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10 Crazy Things That Happened at Studio 54

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The original Studio 54 nightclub, which opened on this date in 1977, was open for less than three years before owners Steve Rubell and Ian Schrager were prosecuted for tax evasion. But 33 months was more than enough time for a dazzling array of hedonistic shenanigans. The club opened again under new management in 1981, and while the new owners also had wild events that attracted a plethora of A-list celebrities, the vibe just wasn’t the same. Here are a few of the insane things (at least, the ones that are fit to print) we missed out on:

1. Four tons of glitter on the floor.

To celebrate New Year’s Eve in the late 1970s, event planner Robert Isabell trucked in four tons of glitter for guests to dance on. “You felt like you were standing on stardust,” Ian Schrager later said. “People got the glitter in their hair, in their socks. You would see it in people’s homes six months later, and you knew they’d been at Studio 54 on New Year’s.”

2. The night they sold nothing but fruit juice and soda.

During the first year the club was open, Schrager and Rubell got by with no liquor license. Instead, they purchased daily permits intended for caterers, not nightclubs. The head of the State Liquor Authority got wind of the scam and conducted a sting; afterward, the club was closed for the night. Undaunted, Studio 54 opened the next night anyway. Patrons received this notice at the door:

“Welcome! And thank you for joining us this evening. Due to an unfortunate misunderstanding, we are unable to serve alcoholic beverages tonight. However, we have a variety of soft drinks and juices, and you are welcome to drink as much as [you] like at no charge. Studio 54 will remain open; we thank you for helping make it the success that it is.”

3. Bianca Jagger riding around on a white horse.

Mick Jagger’s then-wife helped open Studio 54 when designer Halston held a birthday party for her there. It’s often reported that Jagger rode in astride a magnificent white horse, but last year, she issued a statement that corrected that notion: She didn’t ride in on the white horse. It was already at the party, and she rode it once she got inside, led around by a tall naked dude covered in gold glitter. Jagger hoped that her letter would finally “put this Studio 54 fable—out to pasture.”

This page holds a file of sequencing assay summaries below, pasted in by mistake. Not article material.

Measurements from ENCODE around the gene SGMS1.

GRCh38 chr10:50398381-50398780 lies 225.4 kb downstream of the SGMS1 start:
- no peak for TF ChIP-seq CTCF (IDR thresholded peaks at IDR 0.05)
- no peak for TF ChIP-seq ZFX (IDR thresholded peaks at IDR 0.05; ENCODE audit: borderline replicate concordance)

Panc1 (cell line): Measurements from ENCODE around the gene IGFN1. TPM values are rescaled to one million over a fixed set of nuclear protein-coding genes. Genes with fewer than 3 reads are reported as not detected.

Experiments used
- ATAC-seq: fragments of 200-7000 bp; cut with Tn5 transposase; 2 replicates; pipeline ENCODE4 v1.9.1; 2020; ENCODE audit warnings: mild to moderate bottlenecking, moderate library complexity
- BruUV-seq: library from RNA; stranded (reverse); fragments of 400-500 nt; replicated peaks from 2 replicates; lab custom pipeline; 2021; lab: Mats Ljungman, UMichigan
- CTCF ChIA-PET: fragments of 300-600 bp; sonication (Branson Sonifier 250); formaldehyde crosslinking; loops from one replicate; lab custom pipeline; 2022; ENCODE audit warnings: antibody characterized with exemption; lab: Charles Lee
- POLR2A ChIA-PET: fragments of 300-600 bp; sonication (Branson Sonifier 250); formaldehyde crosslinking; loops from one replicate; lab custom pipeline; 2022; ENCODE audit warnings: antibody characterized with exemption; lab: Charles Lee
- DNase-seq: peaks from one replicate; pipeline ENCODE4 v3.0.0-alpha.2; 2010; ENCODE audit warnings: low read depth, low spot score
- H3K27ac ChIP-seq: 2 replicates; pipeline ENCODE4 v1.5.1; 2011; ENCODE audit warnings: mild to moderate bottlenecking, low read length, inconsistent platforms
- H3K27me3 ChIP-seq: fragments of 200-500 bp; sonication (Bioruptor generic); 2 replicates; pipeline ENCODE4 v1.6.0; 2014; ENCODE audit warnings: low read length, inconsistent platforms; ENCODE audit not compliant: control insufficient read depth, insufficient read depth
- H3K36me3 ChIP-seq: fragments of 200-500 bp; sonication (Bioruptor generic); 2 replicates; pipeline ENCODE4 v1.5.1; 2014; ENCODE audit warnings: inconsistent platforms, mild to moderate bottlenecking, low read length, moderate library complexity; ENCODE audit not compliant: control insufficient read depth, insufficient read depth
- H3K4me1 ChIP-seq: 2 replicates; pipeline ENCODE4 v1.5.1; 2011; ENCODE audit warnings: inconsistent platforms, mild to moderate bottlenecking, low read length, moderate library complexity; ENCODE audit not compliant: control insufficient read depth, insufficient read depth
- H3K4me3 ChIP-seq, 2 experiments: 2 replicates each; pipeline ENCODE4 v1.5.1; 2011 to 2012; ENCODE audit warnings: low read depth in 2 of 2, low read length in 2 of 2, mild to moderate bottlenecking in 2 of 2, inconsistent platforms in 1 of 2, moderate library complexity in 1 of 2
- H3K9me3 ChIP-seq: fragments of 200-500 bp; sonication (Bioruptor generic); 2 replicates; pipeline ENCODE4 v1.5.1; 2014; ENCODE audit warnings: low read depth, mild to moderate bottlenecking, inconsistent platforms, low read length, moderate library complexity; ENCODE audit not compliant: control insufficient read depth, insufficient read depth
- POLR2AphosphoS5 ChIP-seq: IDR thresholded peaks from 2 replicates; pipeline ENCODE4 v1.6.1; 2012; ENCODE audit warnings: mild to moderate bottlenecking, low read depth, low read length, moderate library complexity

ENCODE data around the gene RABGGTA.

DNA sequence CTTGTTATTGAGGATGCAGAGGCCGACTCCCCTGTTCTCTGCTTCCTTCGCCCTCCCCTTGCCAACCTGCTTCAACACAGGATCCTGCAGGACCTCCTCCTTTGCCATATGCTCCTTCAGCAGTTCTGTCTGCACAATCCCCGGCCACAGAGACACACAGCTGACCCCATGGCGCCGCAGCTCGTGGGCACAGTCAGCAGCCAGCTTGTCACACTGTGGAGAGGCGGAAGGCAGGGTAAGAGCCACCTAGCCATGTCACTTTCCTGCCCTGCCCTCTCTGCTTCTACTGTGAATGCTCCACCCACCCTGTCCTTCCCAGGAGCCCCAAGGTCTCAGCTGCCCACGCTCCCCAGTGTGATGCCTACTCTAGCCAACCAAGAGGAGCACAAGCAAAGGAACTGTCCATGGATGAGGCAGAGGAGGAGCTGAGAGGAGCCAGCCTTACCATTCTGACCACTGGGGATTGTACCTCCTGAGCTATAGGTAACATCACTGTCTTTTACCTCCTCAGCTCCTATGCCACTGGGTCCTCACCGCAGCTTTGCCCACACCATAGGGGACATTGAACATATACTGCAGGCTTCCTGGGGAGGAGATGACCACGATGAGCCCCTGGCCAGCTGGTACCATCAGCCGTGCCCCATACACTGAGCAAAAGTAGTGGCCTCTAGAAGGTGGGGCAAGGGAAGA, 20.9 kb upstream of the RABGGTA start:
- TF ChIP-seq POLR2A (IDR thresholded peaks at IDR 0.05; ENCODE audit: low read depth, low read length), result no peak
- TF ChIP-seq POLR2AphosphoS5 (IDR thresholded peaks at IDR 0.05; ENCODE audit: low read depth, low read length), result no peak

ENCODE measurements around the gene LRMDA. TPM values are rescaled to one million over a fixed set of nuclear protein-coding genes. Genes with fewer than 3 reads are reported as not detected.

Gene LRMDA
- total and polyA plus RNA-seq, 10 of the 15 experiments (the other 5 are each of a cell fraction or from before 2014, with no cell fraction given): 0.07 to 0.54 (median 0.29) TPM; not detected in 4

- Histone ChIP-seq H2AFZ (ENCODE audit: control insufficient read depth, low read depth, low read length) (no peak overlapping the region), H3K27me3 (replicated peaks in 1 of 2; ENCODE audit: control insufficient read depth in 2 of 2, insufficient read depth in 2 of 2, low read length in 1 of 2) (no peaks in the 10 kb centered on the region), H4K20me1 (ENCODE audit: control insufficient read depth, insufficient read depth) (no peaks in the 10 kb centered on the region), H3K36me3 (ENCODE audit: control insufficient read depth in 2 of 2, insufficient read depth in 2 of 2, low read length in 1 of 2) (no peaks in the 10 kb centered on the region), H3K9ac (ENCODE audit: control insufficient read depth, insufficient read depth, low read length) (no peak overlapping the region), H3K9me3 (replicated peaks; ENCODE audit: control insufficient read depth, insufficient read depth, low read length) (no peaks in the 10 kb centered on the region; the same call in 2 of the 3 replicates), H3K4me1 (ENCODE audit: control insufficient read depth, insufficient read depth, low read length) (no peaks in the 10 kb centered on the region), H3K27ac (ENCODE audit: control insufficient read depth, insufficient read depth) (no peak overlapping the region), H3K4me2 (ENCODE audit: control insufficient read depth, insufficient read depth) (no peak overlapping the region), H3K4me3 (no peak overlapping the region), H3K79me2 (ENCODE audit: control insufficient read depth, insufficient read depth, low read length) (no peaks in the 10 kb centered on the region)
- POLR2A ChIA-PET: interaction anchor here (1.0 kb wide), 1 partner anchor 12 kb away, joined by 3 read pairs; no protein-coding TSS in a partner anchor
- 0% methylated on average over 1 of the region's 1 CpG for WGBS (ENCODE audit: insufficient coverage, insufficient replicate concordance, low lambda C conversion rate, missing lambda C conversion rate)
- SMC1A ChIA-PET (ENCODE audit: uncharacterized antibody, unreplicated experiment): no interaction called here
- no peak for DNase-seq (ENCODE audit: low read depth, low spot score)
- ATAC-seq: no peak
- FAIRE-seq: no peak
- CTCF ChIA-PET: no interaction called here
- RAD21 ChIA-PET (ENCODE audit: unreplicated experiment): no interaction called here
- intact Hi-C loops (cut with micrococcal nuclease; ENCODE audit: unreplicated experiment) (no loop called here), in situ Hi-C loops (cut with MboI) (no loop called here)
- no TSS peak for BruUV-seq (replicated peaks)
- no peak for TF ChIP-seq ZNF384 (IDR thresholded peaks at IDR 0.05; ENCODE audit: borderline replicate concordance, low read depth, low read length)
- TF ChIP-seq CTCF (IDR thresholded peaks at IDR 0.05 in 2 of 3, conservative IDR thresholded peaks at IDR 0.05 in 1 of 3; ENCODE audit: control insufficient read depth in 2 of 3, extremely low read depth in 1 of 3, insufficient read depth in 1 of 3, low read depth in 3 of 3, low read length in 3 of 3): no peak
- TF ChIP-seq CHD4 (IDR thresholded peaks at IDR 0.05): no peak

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4. Andy Warhol’s birthday party.

On August 6, 1979, Halston hosted another birthday bash at Studio 54—this one for Andy Warhol. He gifted Warhol with a pair of roller skates, while Rubell simply gave him a garbage pail stuffed with cash. When Rubell was jailed for tax evasion, Warhol gave Rubell his own money-themed gift: a brass sculpture with dollar signs cut out.

5. When fashion fell from the sky.

The nightclub was known for dropping things from a net on the ceiling—often balloons, sometimes glitter. But on at least one occasion, the net contained gift boxes that held pricey goodies from various fashion houses.

6. The nights Disco Sally appeared.

Mingling amongst the likes of Warhol, Halston, and Jagger was a 77-year old widow named Sally Lippman. “Disco Sally” became a regular after one of her young friends told her that she should check out Studio 54 just once, to see it. She and her friend managed to get in, and Rubell was delighted to see her on the dance floor, telling her, “I like to see you here. Come anytime you like, and you’ll get in.” You didn’t have to tell Sally twice—after that, she became a fixture there most nights. “I didn’t dance for 50 years because my husband didn’t like it,” she said. Here she is in action, terrifying Lawrence Welk.

7. All of the Halloween parties.

Former model Kevin Haley once recalled the elaborate (and politically incorrect) setup that was just the entrance to the party: “As you came up the ramp in the foyer, you looked through little windows into little booths with midgets doing things. The one that sticks out in my head had a midget family eating a formal dinner. It was like a nonstop party.”

8. Valentino’s Birthday party.

Giancarlo Giammetti decided to throw a circus birthday party for his partner, fashion designer Valentino, three days before his birthday. "We had a circus ring with sand, and mermaids on trapezes," Giammetti said. "Fellini gave us costumes from his film, The Clowns. Valentino was the ringmaster, and Marina Schiano came as a palm reader with a parrot on her shoulder.” Another infamous night at 54 was the evening Dolly Parton held an after-concert party there, complete with bales of hay and live farm animals.

9. When the game Simon premiered at the club.

In 1978, Milton Bradley had a launch party for their new game, Simon. They must have realized that the trippy sequences of flashing lights would appeal to the disco set, because they had a four-foot model designed and hung it over the dance floor.

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10. The raid that eventually closed the club.

After Steve Rubell made a public statement that “only the Mafia does better” than Studio 54 when it came to money, the IRS took notice—the club had paid just $8000 in taxes in 1977. At a raid on December 14, 1978, feds found a reported $600,000 in garbage bags hidden in the building, in addition to 300 Quaalude pills and at least a few ounces of cocaine (reports varied on the actual amount). A few hours after the raid, people came to the club in droves, either to get the gossip or to support the owners.

Before Rubell and Schrager were shipped off to prison to serve 13-month sentences, they were serenaded by Diana Ross and Liza Minnelli in front of a crowd that included Jack Nicholson, Sylvester Stallone, Gia Carangi, and Richard Gere, among others.

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Man Buys Two Metric Tons of LEGO Bricks; Sorts Them Via Machine Learning
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iStock // Ekaterina Minaeva